India‚Äôs financial parliamentary panel has called for the ratings agencies to regulate MSMEs seeking receivables loans and factoring credit. 

With amendments to the country‚Äôs Factoring Regulation Act 2011 being proposed by the government, the volume of business from factoring credit is expected to increase significantly, according to the Standing Committee on Finance. 

They have now suggested that the Reserve Bank of India (RBI) develop regulatory resources to make sure that factoring activity is effectively supervised. 

In a report led by former minister of state for finance, Jayant Sinha, the panel has called for ‚Äúsignificant regulatory resources‚ÄĚ to supervise factoring activities ‚Äúand address the lingering issues involving factoring industry, particularly the chronic delays in payment and liquidity crunch faced by enterprises”.

Evolution of Global Factoring Volume

‚ÄúThis may be accomplished by encouraging the existing credit rating agencies to provide ratings for the MSMEs that are actively seeking to factor in their receivables,‚ÄĚ it added.

The Factoring Regulation Amendment Bill 2020 was introduced in Lok Sabha, India‚Äôs lower house, in September, and has been recently referred to the finance panel. 

Factoring occurs when a financier purchases or takes security over unpaid invoices or receivables from a business. This allows the company to benefit from additional working capital which would otherwise be locked up in unpaid invoices. It constitutes only 2.6% of MSME credit lines in India. This means there has historically been a delay in small businesses getting payments against their bills, leaving restraints on working capital when compared with larger firms and multinationals.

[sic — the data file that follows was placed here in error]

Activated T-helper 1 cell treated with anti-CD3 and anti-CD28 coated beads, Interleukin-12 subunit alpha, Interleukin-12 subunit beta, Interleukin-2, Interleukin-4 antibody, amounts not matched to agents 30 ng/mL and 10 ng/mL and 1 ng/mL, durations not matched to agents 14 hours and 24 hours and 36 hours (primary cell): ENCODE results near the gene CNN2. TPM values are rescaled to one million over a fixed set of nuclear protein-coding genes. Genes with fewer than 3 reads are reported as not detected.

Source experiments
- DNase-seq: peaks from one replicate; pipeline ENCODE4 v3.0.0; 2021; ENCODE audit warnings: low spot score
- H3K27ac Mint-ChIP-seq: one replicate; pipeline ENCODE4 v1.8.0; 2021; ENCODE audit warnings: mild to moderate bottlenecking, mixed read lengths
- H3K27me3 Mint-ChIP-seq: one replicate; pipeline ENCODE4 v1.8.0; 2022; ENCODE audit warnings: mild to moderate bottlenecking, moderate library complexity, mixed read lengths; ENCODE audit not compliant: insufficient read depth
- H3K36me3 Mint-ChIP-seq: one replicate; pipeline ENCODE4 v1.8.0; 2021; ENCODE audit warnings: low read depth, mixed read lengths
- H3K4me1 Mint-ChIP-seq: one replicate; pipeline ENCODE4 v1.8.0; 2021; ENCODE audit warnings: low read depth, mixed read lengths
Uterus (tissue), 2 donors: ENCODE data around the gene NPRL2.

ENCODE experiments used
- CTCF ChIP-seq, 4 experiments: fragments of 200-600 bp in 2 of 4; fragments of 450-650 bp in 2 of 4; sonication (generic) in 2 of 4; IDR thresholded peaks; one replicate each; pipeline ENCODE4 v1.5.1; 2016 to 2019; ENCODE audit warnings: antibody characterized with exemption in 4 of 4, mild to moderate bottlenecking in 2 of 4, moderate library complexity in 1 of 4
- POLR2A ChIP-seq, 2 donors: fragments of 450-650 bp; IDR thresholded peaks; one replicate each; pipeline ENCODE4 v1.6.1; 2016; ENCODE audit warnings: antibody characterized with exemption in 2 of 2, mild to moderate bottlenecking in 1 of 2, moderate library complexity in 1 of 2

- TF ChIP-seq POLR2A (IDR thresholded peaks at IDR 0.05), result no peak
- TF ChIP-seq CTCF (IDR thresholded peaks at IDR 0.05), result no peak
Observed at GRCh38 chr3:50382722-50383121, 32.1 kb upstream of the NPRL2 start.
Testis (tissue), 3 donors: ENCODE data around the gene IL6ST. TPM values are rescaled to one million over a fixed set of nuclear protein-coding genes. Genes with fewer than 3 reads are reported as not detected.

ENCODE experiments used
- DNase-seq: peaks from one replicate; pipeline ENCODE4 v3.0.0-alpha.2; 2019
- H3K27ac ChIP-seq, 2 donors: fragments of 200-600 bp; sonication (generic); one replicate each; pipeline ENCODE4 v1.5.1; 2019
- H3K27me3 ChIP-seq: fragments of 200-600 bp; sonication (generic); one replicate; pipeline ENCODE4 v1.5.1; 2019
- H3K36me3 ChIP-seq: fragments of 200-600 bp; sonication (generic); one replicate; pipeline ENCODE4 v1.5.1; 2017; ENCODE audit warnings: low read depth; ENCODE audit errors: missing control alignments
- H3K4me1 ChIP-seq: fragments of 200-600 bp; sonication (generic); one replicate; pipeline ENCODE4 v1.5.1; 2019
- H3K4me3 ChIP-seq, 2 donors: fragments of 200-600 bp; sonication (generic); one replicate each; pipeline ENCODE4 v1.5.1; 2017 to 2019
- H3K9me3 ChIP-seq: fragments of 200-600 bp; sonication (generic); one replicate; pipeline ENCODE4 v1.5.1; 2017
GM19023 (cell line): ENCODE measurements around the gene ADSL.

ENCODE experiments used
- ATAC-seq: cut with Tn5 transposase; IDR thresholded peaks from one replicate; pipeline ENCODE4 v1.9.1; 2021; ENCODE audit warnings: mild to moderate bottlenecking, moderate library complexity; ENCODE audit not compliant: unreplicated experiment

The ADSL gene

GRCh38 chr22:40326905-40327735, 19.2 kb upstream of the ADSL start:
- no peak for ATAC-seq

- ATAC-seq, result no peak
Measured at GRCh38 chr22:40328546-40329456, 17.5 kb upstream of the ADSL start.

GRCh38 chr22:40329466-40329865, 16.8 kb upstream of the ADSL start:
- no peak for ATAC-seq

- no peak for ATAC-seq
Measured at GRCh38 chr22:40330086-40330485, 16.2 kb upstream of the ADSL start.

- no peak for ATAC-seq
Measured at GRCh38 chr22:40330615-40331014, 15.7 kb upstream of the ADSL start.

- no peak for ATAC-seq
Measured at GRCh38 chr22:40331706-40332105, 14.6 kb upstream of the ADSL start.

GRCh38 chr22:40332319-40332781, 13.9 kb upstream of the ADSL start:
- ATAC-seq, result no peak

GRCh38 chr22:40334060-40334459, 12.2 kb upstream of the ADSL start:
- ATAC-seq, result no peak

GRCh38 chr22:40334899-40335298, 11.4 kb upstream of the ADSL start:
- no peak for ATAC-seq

Factor volume (EURO) Source: FCI

The panel added that as one of the principle means of trade finance, that bill discounting and factoring remained underutilised in India.

Peter Mulroy, Secretary-General at FCI, said:

“‚ÄúThis is a significant development in India. Ever since the Factoring Regulation Act was passed in 2011 and the RBI instituted its policy on factoring in 2015, we have witnessed a surge of growth in factoring volume there.   So further strengthening of the Act, by introducing the requirement to support MSMEs will enhance their capability to obtain liquidity by using factoring services.  MSMEs are the engines of growth in both trade and employment in any developing economy, and the importance factoring plays in supporting MSMEs around the world is well known.”

The act will also extend the scope of the term ‚Äúreceivables‚ÄĚ to bring it in line with international definitions, as well as permitting all types of non-banking financial companies (NBFCs) to engage in factoring.